US President Donald Trump was "not aware of and did not attend" a 2016 meeting between his son Donald Trump Jr and a Kremlin-connected lawyer who was offering damaging information on then Democratic rival Hillary Clinton, his lawyers say.
- Donald Trump has denied knowledge of the meeting between his son, son-in-law and then-campaign manager Paul Manafort
- Donald Trump Jr told the New York Times Ms Veselnitskaya had "no meaningful information"
- Reports come as Mr Trump faces criticism over plans to build a cyber security unit with Russia
Mr Trump's then-campaign chairman, Paul Manafort, and his son-in-law Jared Kushner also attended the meeting with Russian lawyer Natalia Veselnitskaya at Trump Tower on June 9 last year, two weeks after Mr Trump won the Republican nomination, the New York Times reported, citing three advisers to the White House.
Donald Trump Jr acknowledged the meeting in a statement to the Times, but said Ms Veselnitskaya had "no meaningful information".
"After pleasantries were exchanged, the woman stated that she had information that individuals connected to Russia were funding the Democratic National Committee and supporting Ms Clinton," Mr Trump Jr was quoted as saying.
"Her statements were vague, ambiguous and made no sense. No details or supporting information was provided or even offered.
"It quickly became clear that she had no meaningful information."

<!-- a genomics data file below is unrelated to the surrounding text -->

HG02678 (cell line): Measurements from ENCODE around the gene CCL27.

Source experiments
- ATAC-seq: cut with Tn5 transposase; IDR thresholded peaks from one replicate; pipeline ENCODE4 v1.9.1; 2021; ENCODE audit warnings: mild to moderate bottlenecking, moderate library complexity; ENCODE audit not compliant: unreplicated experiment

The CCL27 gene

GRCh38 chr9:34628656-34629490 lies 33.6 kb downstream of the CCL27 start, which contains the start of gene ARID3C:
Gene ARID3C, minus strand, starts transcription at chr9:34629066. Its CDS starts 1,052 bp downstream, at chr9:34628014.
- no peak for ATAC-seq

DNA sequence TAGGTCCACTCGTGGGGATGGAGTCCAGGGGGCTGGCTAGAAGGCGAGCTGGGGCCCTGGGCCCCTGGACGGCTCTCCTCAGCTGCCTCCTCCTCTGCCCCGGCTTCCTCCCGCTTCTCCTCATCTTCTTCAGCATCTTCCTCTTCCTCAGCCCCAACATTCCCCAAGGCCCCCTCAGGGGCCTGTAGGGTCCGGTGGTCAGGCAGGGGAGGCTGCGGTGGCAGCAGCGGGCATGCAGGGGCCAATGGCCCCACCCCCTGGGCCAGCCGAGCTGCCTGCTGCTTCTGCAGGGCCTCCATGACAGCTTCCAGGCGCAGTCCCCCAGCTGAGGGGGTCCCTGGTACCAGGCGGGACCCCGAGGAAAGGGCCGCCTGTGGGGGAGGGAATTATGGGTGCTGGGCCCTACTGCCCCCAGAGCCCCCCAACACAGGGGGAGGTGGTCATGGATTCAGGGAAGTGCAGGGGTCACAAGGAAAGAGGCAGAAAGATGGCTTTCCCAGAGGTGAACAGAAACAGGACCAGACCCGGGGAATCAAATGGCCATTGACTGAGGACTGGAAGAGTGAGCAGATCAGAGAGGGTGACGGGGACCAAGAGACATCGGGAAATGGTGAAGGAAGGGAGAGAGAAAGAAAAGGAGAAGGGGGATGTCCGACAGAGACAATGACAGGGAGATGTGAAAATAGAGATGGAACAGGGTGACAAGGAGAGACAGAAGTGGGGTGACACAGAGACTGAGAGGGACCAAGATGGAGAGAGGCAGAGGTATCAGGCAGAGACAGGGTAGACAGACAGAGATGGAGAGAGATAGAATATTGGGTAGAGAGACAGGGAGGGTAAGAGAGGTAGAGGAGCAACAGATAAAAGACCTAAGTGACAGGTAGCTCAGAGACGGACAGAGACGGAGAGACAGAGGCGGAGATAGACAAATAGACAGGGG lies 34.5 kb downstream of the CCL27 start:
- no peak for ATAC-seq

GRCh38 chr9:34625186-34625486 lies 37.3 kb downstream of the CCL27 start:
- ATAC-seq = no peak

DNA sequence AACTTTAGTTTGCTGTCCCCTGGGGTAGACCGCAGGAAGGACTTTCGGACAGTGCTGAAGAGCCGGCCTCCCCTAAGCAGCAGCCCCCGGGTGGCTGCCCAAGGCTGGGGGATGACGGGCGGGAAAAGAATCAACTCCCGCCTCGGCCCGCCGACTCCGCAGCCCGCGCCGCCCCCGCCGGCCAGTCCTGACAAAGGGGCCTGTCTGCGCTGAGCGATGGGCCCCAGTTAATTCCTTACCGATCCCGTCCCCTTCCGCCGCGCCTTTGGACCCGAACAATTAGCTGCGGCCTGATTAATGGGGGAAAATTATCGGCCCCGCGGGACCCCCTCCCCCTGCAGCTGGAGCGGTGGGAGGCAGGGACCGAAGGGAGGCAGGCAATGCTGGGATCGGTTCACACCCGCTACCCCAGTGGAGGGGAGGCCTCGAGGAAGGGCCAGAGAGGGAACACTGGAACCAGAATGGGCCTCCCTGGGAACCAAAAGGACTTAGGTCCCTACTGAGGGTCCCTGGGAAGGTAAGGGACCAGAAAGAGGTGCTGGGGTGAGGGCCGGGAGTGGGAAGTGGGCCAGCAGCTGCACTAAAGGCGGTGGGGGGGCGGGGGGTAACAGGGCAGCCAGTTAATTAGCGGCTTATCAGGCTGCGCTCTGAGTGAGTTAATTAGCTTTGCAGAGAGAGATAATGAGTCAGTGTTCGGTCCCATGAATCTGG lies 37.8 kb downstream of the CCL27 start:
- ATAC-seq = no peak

The Times said Ms Veselnitskaya then turned the conversation to the adoption of Russian children and a US law blacklisting Russians linked to alleged human rights abuses.
Mr Trump Jr told the paper he did not tell Mr Manafort or Mr Kushner what the meeting was about when he asked them to attend.
Mr Kushner, who is married to Mr Trump's daughter Ivanka, was the subject of reports in May claiming he had proposed a secret line of communication between the Kremlin and the Trump transition team during a meeting with Russian ambassador to the US Sergey Kisylak in December.
Allegations of the Trump campaign's ties to Russia have cast a shadow over Donald Trump's first five months in office, distracting from attempts by his fellow Republicans in Congress to overhaul the US healthcare and tax systems.
The Kremlin has denied US intelligence agencies' conclusion that Moscow tried to tilt the election in Mr Trump's favour, using such means as hacking into the emails of senior Democrats.
Special Counsel Robert Mueller is investigating the matter, including whether there may have been any collusion on the part of Trump campaign officials, as are congressional committees including both the House and Senate intelligence panels.
Mr Trump has repeatedly denied any collusion.
The revelations about Mr Trump's son comes as the President faced harsh criticism from his own party over a potential plan to form a cyber security unit with Russia.
Commenting on his first meeting with Russian President Vladimir Putin at the G20 on Friday, Mr Trump sent a series of tweets saying "Putin & I discussed forming and impenetrable Cyber Security unit [sic]".
Mr Trump said "it is time to move forward in working constructively with Russia" and that he had "strongly pressed" Mr Putin twice over Russian election meddling during their meeting.
"It's not the dumbest idea I have ever heard but it's pretty close," Republican Senator Lindsey Graham said.